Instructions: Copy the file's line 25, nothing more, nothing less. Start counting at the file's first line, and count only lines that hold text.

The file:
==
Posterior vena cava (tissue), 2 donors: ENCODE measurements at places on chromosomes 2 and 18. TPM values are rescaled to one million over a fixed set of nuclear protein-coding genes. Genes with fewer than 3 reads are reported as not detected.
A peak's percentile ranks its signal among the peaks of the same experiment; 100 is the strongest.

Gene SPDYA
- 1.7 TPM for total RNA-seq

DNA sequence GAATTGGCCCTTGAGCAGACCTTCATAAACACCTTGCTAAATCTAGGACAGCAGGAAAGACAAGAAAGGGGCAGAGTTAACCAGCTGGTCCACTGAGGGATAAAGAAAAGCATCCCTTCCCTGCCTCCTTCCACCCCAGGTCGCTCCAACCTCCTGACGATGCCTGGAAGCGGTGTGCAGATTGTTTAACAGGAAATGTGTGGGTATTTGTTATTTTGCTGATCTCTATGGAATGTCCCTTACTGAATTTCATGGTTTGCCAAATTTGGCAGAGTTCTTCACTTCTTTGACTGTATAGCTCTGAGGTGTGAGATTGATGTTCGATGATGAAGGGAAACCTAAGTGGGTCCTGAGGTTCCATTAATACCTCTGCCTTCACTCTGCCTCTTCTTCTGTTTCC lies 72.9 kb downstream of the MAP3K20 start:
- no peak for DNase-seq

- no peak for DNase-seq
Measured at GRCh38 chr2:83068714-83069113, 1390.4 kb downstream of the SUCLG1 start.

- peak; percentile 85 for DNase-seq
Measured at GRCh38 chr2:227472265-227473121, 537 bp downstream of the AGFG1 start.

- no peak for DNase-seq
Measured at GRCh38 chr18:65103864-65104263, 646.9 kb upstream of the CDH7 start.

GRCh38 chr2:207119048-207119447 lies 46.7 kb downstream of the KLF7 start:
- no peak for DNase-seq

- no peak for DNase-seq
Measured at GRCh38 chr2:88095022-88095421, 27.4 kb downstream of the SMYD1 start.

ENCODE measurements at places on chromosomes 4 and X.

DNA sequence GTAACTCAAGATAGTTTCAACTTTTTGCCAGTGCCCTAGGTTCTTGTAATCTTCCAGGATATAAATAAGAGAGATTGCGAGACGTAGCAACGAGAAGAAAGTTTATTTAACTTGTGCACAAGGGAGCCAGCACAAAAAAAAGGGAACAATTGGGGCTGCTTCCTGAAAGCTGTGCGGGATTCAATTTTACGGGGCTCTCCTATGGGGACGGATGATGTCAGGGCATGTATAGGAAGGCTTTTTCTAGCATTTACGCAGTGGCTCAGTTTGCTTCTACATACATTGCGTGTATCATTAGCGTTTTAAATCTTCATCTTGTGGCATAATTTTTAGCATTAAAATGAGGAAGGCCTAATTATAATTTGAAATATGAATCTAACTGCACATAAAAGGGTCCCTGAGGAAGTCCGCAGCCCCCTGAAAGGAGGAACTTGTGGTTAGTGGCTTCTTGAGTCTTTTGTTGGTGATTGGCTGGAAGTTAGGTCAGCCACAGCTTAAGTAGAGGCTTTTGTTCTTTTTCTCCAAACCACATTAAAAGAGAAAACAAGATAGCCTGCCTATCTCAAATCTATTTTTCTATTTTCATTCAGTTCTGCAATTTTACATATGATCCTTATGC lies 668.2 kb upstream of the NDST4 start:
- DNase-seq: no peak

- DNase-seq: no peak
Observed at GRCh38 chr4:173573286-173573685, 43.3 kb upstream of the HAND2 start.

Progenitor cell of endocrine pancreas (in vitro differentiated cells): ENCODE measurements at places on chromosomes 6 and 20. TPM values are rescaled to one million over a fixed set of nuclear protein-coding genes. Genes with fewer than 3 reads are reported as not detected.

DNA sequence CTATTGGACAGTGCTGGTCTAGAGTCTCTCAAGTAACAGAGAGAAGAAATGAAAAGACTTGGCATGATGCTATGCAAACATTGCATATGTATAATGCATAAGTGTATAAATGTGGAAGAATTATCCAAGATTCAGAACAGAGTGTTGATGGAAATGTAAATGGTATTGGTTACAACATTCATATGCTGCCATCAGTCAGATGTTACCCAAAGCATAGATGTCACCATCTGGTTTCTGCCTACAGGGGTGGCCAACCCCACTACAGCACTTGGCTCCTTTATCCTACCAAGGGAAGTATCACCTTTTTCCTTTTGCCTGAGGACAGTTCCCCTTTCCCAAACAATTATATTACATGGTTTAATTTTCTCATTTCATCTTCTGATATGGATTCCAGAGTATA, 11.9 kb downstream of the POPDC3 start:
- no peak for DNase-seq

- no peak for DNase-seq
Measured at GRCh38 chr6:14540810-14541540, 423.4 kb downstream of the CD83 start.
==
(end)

- no peak for DNase-seq